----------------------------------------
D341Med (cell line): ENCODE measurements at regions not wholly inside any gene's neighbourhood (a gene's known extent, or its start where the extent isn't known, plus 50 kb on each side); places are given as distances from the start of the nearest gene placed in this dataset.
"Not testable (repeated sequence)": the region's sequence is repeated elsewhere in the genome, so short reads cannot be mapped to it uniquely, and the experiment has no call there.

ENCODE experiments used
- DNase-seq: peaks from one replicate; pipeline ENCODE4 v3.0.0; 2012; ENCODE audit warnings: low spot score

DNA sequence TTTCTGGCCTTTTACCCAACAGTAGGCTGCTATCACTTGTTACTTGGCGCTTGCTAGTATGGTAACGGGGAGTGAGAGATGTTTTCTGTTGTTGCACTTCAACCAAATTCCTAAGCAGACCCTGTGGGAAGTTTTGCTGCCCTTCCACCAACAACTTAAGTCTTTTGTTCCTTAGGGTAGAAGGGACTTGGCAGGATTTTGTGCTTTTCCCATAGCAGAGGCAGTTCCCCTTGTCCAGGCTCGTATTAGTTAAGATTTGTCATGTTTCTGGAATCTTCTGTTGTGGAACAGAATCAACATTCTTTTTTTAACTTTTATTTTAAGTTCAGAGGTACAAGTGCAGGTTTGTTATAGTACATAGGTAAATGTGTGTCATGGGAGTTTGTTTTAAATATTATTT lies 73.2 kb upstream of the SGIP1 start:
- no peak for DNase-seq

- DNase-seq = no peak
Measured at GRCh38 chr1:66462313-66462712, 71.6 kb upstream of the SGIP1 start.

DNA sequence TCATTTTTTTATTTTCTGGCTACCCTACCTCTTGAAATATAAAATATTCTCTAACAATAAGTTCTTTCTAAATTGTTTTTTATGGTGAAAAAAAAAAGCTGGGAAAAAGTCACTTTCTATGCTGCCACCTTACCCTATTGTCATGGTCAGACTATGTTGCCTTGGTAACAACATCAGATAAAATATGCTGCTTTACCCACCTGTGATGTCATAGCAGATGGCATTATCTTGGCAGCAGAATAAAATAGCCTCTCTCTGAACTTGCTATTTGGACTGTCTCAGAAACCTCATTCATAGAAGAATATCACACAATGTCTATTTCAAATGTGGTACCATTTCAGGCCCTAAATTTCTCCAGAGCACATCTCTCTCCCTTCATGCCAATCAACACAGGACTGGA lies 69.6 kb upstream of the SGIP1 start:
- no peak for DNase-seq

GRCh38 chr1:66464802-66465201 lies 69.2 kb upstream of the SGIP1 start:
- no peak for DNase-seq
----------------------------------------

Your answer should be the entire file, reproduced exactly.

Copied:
D341Med (cell line): ENCODE measurements at regions not wholly inside any gene's neighbourhood (a gene's known extent, or its start where the extent isn't known, plus 50 kb on each side); places are given as distances from the start of the nearest gene placed in this dataset.
"Not testable (repeated sequence)": the region's sequence is repeated elsewhere in the genome, so short reads cannot be mapped to it uniquely, and the experiment has no call there.

ENCODE experiments used
- DNase-seq: peaks from one replicate; pipeline ENCODE4 v3.0.0; 2012; ENCODE audit warnings: low spot score

DNA sequence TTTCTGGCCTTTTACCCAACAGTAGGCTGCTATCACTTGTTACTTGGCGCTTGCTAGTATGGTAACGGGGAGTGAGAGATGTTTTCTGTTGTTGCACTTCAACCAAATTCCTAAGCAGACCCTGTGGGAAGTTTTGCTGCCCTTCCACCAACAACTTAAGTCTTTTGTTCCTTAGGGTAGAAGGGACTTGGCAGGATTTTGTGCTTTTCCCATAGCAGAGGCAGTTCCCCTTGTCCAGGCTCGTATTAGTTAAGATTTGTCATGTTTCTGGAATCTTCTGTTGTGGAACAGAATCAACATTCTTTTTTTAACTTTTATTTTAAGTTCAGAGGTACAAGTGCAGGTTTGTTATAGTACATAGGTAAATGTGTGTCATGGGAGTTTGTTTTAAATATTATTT lies 73.2 kb upstream of the SGIP1 start:
- no peak for DNase-seq

- DNase-seq = no peak
Measured at GRCh38 chr1:66462313-66462712, 71.6 kb upstream of the SGIP1 start.

DNA sequence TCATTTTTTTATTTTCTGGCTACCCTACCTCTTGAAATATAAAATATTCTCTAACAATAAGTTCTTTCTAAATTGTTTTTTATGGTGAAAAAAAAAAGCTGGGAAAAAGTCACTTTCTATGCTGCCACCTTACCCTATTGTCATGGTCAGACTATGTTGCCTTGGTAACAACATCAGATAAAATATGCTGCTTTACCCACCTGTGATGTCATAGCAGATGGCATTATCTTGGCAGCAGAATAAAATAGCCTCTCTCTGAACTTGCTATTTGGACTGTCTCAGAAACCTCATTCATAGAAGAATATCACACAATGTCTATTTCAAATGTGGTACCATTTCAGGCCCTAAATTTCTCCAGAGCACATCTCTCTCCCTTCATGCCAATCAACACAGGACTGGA lies 69.6 kb upstream of the SGIP1 start:
- no peak for DNase-seq

GRCh38 chr1:66464802-66465201 lies 69.2 kb upstream of the SGIP1 start:
- no peak for DNase-seq